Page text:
Follow Boston Post Road through New Rochelle, and, when the street signs turn blue, you know you’re in Larchmont. This neat-as-a-pin village has appealing shops and restaurants, a little movie theater (just like the old days!), a beach just for dogs, and more strollers per square foot than a Babies “R” Us. Sixteen percent of its residents come from abroad.
Andres Barros is one of them. The Brazilian native, an investment banker, arrived in Larchmont eight years ago with his wife and daughter. He looked in Scarsdale (houses too far apart); Summit, New Jersey (too far away); and finally settled on Larchmont, which was just right: “Highly educated people, near the sea, close to the City, and cute. Extremely cute.”
Unsure how long they’d stay, Barros and his wife rented for years in the Larchmont Manor district near the water. “We procrastinated whether to buy or not; the market was very convoluted. Last year I said, ‘I’m tired of living in a place that is not mine.’ The market position was good. So I bought a house.” Their neighbor, Brian Carr-Smith of Coldwell Banker on Larchmont Avenue, helped them find one—across the street from their rental, a larger, 1925 fixer-upper (by Larchmont standards, anyway). They renovated, “and the house is beautiful now; very modern, brand new,” says Barros.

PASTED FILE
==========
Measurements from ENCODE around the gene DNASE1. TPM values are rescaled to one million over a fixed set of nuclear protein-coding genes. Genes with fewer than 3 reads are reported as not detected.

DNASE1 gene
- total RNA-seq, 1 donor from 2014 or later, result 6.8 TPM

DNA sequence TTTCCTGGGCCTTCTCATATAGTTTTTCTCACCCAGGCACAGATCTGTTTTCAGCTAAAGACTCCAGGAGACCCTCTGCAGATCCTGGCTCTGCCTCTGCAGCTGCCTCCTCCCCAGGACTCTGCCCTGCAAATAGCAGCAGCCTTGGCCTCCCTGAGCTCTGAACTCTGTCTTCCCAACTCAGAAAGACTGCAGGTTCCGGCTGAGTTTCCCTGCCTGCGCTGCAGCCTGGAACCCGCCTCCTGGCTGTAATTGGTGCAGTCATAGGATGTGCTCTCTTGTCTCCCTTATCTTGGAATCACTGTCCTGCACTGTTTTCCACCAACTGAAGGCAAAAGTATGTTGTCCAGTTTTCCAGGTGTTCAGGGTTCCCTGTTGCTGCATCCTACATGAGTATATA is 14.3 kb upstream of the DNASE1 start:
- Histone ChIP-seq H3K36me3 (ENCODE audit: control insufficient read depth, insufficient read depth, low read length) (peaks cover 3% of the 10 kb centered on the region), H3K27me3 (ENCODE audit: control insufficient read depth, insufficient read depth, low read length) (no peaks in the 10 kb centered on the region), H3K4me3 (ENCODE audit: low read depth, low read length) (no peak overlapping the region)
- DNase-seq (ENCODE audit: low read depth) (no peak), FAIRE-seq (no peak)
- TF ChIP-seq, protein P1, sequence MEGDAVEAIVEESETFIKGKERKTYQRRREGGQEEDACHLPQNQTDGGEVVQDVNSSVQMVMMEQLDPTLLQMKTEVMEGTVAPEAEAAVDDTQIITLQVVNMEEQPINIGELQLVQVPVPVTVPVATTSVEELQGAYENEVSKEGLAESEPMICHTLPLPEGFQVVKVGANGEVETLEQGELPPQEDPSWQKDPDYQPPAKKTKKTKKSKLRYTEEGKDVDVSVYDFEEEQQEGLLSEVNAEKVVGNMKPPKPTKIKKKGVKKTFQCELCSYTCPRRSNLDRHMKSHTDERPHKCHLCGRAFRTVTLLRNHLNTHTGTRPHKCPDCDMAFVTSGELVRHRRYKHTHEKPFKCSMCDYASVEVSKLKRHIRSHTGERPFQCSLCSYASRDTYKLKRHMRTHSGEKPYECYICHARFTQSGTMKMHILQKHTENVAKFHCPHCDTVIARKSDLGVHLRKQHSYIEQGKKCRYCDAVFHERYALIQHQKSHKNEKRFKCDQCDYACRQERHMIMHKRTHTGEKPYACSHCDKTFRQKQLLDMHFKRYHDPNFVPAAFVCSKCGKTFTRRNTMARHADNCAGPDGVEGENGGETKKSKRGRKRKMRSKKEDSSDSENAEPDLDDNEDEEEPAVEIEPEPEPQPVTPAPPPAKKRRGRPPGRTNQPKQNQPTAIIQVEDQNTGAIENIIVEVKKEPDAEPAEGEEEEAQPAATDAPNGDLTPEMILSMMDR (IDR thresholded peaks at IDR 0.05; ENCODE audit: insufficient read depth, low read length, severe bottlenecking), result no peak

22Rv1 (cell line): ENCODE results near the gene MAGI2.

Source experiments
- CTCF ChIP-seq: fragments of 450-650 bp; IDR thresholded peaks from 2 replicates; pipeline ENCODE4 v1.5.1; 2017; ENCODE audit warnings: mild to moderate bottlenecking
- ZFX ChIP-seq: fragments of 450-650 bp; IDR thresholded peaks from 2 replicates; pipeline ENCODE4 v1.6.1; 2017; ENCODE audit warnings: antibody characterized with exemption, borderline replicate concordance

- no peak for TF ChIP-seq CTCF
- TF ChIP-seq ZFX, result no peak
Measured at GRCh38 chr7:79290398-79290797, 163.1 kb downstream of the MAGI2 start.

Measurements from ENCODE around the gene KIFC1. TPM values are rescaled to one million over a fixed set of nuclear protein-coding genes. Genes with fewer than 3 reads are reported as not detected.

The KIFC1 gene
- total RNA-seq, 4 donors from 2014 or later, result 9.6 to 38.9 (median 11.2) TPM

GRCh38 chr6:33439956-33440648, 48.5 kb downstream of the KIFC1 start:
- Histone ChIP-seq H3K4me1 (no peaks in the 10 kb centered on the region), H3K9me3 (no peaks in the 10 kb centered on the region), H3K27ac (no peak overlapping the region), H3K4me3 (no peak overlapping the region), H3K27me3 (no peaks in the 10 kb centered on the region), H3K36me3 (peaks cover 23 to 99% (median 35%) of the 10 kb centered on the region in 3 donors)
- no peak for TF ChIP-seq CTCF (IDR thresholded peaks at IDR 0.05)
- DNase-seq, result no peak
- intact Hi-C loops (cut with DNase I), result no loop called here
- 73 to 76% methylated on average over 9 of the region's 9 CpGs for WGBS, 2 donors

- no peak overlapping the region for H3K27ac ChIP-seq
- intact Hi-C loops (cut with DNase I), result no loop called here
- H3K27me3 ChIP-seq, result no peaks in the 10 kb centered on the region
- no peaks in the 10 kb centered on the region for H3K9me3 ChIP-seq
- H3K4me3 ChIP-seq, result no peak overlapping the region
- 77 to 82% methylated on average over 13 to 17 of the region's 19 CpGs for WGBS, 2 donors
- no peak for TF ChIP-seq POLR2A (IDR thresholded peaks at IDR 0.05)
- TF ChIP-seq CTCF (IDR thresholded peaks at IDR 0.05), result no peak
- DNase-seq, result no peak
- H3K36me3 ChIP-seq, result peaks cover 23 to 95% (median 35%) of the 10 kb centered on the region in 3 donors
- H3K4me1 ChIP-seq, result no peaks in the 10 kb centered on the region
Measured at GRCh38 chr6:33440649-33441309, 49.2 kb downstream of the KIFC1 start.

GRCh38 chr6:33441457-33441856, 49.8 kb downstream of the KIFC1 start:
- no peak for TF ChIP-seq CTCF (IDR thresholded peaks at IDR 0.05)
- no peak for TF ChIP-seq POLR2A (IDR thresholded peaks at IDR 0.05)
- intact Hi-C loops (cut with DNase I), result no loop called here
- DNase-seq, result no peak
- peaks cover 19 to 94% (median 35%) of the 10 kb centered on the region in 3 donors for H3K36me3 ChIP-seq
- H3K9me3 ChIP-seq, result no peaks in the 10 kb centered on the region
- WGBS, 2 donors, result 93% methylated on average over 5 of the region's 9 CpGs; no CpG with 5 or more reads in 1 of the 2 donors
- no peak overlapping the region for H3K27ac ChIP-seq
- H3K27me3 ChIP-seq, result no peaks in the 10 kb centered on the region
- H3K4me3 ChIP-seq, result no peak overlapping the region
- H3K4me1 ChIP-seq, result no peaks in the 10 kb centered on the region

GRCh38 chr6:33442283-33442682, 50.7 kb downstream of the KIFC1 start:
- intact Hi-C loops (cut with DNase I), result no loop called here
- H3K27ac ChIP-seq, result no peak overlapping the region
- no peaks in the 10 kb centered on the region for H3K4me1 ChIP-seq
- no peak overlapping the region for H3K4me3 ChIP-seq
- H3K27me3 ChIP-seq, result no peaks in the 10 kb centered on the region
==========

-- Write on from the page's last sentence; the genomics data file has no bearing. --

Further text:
Sixty-five percent of Larchmont housing is single-family homes, says Carr-Smith, adding that the average sales price of those homes “is $1.4 million. Larchmont is a lower price point than Rye.”
At first Barros and his wife “hung out with the international community. But in reality your best friends are your neighbors and your child’s friends’ parents. I’m a homey person. I barely spend time that that I wish I could in Larchmont. I work late, I travel, and when I stay home I love it.” One of his favorite spots is the gazebo on a rocky perch in Manor Park, especially in the spring when the light “is perfect for pictures, and to see the water. It’s breathtaking to be there.”